I’ll admit off the top I went with some higher tech (and higher priced) hearing aids. I wanted something that worked with my phone for controls/settings and calls and music streaming. I wanted something that could help with the muffle of masks. I wanted something that was discreet, so I didn’t feel like an 80 year old with chunky things around my ear.
I’m grateful for the health benefits plan I have through work. Another reason to thank unions for the years of service (but that’s another whole post for another day). I am fortunate to have it. It’s there to be used, so I used it to the fullest advantage I could.
The audiologist said he had the perfect solution, and he sure did.
I feel like I’m wearing ear buds. They sit snugly in the ear canal and are discreet in the ear. At the time of writing this, I haven’t used them in class yet. I’m waiting for the students to ask why I’m wearing earbuds when they aren’t allowed to. Haha!
At the time of writing this, I’ve had them for approximately 24 hours. For the 16ish hours I’ve actually worn them, I’m amazed at the difference.
As a test, we stood (socially distanced) outside the clinic. We stood on opposite sides of the entrance, with cars going by on the street in front of us, while he talked quietly with a mask on. I could hear everything he said perfectly!
Over the last day I’ve appreciated the following:
- Hearing birds in the distance and close by (now I know why people with hearing aids talk about the birds. So clear and beautiful!)
- The slosh of liquid pouring into a glass (crisp and clear)
- The sharp clarity of voices (my son, my husband) even when talking quietly
- The sounds of the house (furnace, fridge, etc)
- The ability to hear conversations easier in a store when there is music playing and cash registers beeping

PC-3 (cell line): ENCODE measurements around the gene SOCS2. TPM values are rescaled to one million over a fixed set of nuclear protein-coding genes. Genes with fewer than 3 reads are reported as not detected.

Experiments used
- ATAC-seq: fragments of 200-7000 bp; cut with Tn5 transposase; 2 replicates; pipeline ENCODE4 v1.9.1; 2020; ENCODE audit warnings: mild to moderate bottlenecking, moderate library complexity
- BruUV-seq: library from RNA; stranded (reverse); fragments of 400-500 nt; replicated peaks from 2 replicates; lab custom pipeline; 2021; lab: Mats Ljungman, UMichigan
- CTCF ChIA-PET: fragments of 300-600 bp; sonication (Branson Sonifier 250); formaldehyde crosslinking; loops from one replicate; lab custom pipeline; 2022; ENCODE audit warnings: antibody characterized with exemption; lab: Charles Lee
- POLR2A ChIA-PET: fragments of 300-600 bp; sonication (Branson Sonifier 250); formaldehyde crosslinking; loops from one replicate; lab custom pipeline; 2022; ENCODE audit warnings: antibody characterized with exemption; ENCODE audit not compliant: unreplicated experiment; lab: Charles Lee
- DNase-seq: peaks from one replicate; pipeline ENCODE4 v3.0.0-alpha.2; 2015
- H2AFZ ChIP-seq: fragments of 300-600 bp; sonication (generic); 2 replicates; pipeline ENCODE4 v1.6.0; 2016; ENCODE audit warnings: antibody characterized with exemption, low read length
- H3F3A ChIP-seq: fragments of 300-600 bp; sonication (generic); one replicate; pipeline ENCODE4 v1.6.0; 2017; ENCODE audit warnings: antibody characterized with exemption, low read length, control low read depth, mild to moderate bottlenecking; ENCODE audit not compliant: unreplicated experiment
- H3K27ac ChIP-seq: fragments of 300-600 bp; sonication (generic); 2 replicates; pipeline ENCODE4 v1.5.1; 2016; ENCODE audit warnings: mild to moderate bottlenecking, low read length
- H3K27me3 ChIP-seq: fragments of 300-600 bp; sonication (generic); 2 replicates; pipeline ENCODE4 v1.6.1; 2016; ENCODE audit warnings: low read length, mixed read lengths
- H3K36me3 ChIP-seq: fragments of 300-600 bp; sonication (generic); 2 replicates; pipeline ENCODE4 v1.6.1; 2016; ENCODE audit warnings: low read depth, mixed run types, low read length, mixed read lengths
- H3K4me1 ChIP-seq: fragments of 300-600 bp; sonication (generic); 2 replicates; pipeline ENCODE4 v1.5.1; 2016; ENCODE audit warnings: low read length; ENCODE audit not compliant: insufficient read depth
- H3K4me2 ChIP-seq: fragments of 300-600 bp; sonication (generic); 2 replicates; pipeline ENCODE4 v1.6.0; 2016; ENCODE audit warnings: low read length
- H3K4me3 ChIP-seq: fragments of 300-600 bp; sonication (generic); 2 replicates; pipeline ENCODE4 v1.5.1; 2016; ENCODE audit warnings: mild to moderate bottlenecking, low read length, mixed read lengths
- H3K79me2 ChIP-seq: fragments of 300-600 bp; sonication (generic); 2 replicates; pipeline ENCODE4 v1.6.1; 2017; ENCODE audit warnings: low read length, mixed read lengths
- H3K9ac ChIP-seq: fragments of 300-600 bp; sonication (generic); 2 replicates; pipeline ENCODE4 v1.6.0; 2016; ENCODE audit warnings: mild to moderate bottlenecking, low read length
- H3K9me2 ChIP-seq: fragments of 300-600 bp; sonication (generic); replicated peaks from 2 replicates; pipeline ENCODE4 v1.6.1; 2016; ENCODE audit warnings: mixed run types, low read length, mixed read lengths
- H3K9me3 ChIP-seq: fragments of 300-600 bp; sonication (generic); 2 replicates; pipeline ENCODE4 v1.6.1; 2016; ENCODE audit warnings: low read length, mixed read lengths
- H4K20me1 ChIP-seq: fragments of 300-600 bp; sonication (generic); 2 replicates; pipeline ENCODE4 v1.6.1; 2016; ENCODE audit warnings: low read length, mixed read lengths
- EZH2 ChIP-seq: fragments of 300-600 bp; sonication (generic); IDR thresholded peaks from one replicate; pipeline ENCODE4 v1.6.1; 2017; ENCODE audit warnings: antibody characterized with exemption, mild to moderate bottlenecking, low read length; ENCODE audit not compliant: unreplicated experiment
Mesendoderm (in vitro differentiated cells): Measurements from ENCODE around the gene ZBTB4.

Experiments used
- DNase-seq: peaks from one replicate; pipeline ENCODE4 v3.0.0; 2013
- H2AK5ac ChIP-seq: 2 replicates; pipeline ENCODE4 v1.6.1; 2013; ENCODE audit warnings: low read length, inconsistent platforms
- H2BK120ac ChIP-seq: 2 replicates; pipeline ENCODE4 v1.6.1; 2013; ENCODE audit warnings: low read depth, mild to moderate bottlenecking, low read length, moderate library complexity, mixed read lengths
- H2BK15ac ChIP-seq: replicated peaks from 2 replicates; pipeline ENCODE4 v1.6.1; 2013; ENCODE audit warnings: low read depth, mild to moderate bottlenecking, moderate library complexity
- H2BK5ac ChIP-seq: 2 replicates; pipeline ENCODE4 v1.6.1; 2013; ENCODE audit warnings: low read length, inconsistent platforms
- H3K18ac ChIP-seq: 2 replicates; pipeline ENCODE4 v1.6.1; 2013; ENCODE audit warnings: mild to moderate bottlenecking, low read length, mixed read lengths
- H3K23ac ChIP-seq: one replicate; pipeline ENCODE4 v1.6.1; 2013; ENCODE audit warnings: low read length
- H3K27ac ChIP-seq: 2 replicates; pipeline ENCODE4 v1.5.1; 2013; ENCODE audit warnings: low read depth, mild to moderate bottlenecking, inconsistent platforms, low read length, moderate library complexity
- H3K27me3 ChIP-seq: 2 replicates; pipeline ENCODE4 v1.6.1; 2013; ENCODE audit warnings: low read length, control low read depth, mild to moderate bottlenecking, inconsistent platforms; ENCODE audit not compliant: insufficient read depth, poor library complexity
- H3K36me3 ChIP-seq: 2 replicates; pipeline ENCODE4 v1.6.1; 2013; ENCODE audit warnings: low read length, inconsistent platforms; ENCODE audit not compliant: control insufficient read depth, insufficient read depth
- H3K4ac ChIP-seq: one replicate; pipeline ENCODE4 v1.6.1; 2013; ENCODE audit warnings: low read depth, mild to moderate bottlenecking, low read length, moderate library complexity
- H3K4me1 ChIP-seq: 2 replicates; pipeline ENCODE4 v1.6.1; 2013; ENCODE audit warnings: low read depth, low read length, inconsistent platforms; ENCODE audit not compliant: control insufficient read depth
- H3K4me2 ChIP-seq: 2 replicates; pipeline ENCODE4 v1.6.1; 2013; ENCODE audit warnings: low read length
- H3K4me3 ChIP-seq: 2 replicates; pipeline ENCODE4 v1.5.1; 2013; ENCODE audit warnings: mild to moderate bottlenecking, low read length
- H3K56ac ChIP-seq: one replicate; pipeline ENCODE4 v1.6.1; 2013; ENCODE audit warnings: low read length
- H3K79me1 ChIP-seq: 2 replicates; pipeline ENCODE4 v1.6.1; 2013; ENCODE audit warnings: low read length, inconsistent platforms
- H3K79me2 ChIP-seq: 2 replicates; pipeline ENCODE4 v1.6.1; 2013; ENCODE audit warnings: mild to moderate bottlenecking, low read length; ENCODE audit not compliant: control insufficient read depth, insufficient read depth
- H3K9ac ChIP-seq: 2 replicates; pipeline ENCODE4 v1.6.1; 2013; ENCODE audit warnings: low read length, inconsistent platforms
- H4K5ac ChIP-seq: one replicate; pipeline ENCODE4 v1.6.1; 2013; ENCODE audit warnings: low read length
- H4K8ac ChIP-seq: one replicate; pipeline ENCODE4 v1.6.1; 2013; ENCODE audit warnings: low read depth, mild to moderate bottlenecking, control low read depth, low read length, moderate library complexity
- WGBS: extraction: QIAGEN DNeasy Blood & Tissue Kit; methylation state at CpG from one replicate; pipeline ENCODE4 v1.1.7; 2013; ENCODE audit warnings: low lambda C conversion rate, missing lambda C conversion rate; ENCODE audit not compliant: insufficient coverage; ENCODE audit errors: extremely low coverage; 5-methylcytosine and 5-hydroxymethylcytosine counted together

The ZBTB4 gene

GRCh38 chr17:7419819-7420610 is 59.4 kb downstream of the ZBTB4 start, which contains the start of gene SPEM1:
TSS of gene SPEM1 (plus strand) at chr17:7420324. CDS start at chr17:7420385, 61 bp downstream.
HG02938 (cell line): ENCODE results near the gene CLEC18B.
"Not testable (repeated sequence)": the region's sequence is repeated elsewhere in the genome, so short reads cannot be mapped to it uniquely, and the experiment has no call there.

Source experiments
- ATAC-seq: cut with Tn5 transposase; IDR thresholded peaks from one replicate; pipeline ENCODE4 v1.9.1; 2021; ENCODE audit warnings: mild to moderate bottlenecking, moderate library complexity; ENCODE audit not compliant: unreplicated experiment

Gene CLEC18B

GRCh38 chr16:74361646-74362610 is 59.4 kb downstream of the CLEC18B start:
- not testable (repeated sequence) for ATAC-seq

- The freedom of not straining when listening to the drive thru speaker
- Mask mode – which has been researched as the frequencies that are most muffled by masks – and it amplifies them. I can’t wait to try this setting at work.
- Hearing the nearby train whistle…. from inside the house!
- And the list goes on…
I can’t wait to try it at work. I can’t wait to play with some of the other profile settings (like focused directional hearing) as I get more comfortable with it.
And because everyone asks, yes, it has the technology to amplify quiet sounds and NOT amplify loud sounds. So when my son screams or shrieks with happiness (his usual noises) it doesn’t feel louder. Bonus!
It isn’t lost on me that my Easter weekend is spent hearing the world differently. Jesus changed everything at Easter. And with this simple device, my world is changed too. It’s my Easter Miracle.
If you think you have hearing loss, I encourage you to take the hardest step of making the call and getting a test. You won’t regret it.
I’m a Métis wife, mother, daughter, friend, teacher, and advocate. I love coffee and squirrels. I married my high school sweetheart and don’t know where I’d be without him. I’m a mama bear to two amazing sons with autism who teach me things every day. I struggle with anxiety and depression. I find joy in the little things in life. I discovered my Métis heritage in my 20s and have been learning about Indigenous traditions and issues since. Life has taken me on many twists and turns I never saw coming. I try to walk the path with Bravery and look to Love.